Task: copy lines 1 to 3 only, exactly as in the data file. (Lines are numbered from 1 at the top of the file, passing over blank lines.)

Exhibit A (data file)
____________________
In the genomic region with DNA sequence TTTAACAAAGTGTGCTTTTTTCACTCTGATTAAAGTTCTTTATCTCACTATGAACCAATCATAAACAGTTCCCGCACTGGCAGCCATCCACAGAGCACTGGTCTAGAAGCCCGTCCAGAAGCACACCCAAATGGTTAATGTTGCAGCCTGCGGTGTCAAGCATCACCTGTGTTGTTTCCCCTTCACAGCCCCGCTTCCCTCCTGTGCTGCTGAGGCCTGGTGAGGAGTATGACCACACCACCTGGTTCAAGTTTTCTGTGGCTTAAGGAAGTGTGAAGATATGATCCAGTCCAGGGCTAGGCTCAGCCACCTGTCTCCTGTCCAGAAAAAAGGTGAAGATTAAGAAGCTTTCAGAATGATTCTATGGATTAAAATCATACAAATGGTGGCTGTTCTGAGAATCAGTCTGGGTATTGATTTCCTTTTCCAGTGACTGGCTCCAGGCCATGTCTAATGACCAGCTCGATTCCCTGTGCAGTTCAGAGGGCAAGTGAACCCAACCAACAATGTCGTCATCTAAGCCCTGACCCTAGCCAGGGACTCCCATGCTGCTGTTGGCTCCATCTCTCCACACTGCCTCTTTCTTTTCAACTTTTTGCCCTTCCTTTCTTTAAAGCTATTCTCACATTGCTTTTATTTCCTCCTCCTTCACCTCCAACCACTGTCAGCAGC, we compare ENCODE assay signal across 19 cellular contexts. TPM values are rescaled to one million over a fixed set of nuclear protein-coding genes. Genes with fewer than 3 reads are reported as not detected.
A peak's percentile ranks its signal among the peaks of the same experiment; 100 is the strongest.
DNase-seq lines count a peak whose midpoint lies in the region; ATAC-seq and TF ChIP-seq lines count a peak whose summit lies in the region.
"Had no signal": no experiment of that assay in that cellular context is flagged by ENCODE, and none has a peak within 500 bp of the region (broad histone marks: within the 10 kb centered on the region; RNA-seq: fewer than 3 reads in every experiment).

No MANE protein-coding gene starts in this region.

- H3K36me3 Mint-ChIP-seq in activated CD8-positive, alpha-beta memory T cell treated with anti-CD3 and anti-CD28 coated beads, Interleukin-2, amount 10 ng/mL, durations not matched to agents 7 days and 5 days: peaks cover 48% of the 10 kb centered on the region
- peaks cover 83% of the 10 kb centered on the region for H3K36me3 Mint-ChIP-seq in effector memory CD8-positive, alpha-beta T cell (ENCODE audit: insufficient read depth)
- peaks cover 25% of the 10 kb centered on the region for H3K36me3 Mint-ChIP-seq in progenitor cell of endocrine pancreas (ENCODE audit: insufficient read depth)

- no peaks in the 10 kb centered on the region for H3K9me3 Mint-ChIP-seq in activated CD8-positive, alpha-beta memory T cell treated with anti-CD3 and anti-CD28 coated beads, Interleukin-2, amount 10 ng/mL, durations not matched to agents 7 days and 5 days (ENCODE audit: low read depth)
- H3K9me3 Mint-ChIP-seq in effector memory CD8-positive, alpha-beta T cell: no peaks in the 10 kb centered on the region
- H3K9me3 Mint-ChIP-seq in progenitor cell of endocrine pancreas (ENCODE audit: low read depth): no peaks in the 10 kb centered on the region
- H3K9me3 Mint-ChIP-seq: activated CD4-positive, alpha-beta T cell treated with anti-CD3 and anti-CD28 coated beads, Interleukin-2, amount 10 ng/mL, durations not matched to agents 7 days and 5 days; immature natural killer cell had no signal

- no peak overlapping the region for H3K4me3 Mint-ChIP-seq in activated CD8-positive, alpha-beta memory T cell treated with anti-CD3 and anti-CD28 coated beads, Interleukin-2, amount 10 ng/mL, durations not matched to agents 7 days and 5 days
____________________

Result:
In the genomic region with DNA sequence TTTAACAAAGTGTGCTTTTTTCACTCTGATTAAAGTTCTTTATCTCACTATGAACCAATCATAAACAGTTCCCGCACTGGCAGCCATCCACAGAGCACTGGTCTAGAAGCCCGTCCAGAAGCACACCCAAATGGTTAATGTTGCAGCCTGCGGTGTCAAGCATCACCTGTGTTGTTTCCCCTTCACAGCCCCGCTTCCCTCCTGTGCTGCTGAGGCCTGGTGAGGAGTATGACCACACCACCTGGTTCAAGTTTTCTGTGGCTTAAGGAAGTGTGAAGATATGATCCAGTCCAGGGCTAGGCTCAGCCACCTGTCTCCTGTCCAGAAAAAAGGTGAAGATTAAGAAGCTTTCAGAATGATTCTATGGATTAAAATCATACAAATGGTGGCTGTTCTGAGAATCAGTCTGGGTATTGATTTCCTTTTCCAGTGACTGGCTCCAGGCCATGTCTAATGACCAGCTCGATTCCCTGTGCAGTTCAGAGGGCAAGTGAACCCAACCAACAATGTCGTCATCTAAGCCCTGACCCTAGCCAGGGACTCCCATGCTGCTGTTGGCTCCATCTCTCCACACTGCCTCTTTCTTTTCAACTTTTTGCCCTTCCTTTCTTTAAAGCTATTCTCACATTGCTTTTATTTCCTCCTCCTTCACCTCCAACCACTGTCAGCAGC, we compare ENCODE assay signal across 19 cellular contexts. TPM values are rescaled to one million over a fixed set of nuclear protein-coding genes. Genes with fewer than 3 reads are reported as not detected.
A peak's percentile ranks its signal among the peaks of the same experiment; 100 is the strongest.
DNase-seq lines count a peak whose midpoint lies in the region; ATAC-seq and TF ChIP-seq lines count a peak whose summit lies in the region.